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1) The “Liberation Wrapper”
“For years, Japanese culture has encouraged women to strive for “ochobo” which is described as small and modest mouths… [The liberation wrapper] is a large burger wrapper with the image of a women’s face. The wrapper is meant to hide women as they take a big bite of their burger and maintain the appearance of ochobo.” Read the full story here.


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2) Finger Trap Beauty Test
“The concept is simple: Touch the side of your index finger to both the tip of your nose and your chin. If your lips don’t touch your finger, congratulations! You’re pretty! If they do, well, er … there’s always Photoshop?” Read the full story here. 


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3) Surgical Masks
“Apparently, there are 5 main reasons for the popular mask trend: for health purposes, to avoid social awkwardness, for warmth, for the lazy and in the name of fashion.” Read the full story here. 


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4) Black Day: Korea’s Single Awareness Day 
“As you may have guessed, Black Day is practically the opposite of [Valentine's Day and White Day]. This is a day is for those who did not receive gifts on Valentines Day or White Day. Yup, this unofficial holiday is for single people.” Read the full story here. 


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5) Double Eyelid Training Glasses
“The glasses are a non-surgical option to create the illusion of a double eyelid. The Eyelid Trainer is worn like any other pair of glasses. Apparently, 5 minutes a day with this contraption will give you the double eyelids you desire. ” Read full story here. 


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6) Tokyo Street Fashion 
“While many people find popular Japanese fashion styles such as Harajuku and Lolita confusing, New York-based photographer Thomas C. Card was intrigued by the street fashion that he spent months in Japan to document the various styles.” Read the full story here.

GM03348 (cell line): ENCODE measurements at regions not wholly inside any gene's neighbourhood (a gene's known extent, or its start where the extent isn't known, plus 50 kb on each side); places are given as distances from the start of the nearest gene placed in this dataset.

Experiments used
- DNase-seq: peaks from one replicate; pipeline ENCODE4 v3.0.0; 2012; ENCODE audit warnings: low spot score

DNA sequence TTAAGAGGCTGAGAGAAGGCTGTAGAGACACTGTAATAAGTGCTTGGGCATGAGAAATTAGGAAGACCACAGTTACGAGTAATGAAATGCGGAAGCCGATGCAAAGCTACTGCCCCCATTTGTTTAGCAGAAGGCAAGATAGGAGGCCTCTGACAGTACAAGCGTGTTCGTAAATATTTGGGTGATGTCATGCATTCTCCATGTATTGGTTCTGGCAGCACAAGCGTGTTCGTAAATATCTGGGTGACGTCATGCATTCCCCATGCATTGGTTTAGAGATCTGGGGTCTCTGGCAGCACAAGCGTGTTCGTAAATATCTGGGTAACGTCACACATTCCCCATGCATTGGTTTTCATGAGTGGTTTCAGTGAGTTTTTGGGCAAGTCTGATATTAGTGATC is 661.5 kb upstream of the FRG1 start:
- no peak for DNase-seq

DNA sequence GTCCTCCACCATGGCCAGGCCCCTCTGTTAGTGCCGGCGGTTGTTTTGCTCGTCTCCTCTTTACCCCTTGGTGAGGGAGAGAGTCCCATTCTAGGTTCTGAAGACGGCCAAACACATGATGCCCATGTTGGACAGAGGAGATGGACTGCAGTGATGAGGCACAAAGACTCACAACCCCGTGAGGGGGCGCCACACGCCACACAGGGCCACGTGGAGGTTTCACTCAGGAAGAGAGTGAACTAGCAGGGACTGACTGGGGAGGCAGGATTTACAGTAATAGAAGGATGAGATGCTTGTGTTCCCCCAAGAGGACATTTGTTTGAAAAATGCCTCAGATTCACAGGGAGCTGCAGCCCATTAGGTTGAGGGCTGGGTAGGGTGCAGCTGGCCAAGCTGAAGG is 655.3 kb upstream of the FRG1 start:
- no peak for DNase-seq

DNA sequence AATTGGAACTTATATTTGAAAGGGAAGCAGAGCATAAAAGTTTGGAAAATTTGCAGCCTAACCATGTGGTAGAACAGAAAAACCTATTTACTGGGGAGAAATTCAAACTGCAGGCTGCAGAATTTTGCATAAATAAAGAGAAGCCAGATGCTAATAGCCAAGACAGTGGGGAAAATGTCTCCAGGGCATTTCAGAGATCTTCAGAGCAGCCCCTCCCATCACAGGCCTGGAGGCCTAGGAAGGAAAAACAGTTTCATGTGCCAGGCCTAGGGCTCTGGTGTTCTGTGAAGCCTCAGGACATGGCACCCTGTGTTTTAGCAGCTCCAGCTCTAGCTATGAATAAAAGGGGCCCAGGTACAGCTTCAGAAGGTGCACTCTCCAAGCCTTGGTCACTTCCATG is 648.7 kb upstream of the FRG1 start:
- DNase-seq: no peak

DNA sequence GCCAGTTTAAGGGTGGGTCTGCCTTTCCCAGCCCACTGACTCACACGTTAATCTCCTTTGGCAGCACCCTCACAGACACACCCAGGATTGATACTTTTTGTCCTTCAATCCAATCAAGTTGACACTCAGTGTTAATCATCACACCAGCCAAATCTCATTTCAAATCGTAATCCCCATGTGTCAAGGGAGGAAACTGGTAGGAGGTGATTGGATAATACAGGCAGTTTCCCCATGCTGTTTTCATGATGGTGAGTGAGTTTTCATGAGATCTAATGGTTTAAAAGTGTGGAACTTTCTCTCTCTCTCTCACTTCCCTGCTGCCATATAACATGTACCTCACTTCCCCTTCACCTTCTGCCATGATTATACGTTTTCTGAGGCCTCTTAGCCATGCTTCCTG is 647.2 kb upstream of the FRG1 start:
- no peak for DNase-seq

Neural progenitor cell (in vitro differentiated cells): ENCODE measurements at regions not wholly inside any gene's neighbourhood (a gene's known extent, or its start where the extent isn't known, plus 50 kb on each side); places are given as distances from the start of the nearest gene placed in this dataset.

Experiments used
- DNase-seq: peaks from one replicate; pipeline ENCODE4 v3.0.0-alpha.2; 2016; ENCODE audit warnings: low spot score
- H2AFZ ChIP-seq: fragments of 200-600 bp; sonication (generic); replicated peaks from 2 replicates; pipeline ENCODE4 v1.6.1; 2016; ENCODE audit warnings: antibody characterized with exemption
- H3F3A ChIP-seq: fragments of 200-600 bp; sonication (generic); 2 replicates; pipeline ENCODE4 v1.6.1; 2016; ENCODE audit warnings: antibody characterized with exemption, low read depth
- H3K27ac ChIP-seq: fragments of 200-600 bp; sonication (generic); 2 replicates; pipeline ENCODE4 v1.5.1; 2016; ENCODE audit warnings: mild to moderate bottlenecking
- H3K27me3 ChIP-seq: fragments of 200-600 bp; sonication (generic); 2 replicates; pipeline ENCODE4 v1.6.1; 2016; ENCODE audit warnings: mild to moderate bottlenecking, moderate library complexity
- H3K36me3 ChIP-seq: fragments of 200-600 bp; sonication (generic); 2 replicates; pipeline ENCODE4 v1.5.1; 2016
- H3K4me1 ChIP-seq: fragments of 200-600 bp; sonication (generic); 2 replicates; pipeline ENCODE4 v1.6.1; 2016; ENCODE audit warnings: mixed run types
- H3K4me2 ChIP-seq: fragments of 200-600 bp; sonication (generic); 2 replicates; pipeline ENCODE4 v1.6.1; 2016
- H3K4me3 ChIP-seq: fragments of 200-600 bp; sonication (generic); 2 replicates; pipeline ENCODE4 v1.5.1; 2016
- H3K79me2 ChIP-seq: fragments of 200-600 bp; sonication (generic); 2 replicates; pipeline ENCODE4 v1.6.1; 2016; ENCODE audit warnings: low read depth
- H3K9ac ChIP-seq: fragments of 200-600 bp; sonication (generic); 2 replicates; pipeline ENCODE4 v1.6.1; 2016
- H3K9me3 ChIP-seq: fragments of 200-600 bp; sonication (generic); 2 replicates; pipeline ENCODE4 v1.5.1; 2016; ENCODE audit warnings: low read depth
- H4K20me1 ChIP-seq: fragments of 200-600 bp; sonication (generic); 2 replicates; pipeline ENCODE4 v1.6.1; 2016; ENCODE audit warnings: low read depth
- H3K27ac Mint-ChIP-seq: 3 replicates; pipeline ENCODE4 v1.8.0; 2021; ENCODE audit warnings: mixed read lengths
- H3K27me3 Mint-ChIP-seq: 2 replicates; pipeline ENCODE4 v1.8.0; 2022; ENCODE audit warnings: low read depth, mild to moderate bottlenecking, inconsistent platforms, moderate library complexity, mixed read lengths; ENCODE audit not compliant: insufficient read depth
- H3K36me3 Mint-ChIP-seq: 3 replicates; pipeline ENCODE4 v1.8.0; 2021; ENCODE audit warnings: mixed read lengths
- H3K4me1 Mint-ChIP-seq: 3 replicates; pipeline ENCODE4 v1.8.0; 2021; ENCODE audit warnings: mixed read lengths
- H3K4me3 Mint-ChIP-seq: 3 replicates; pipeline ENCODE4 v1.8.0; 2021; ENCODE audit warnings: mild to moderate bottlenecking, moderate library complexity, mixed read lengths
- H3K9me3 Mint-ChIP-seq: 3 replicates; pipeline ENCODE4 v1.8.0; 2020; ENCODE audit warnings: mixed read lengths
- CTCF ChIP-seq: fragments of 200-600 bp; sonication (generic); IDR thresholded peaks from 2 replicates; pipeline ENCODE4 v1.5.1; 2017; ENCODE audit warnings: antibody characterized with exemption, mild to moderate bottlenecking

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7) Edible iPhone Case
“The Survival Senbei Rice Cracker iPhone 5 Cover is handmade by “Mariko” using only brown rice and salt. For $64, you can have a phone cover that doubles as a tasty snack in case of an emergency.” Read the full story here. 


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8) Cosplay Graduation
“But the Kanazawa College of Art is not like other colleges. Graduates are apparently allowed to wear absolutely whatever they would like. So what happens when Japanese students have no dresscode for graduation? Some of the best cosplay ever.” Read the full story here.


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9) The Virtual Girlfriend
“Thousands of men and women of all ages have been captivated by this real life dating simulator which offers three girlfriends to choose from– Rinko, Nene and Manaka. All of the choices have different backstories and adjustable personalities.” Read the full story here. 


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10) The World’s Longest Kiss
“The world’s longest kiss lasted a whomping 58 hours, 35 minutes and 58 seconds. The record was set by Ekkachai Tiranarat and Laksana Tiranarat during an event organized by Ripley’s Believe It Or Not in Thailand. The annual kissathon competition happens during, you guessed it, Valentine’s Day.” Read the full story here. 


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11) Snail Facials 
“Although some of us may see snails as pesky and slimy or even a delicious delicacy, Japan is definitely transforming the use of these creatures and women are paying a pretty big price for this treatment. One session costs approximately 10,500 Yen, which is about $107.” Read the full story here. 


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12) Sex Ed For 30-Year-Olds 
“The tutorials cost more than $400, but women have been lining up to learn and lessons are booked weeks in advance. Many of these students are 30- to 40-year-olds seeking to decrease the anxiety before their first sexual encounter.” Read the full story here. 


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13) The “True Love” Bra
“Makers are claiming that the bra is able to analyze how a woman truly feels and will only pop open when the user finds her true love. The lingerie company is marketing the bra as a safety device. Apparently, the bra will ward off unwanted sexual advances and will make sure that all people, except your true love, will not have access to your breasts.” Read the full story here.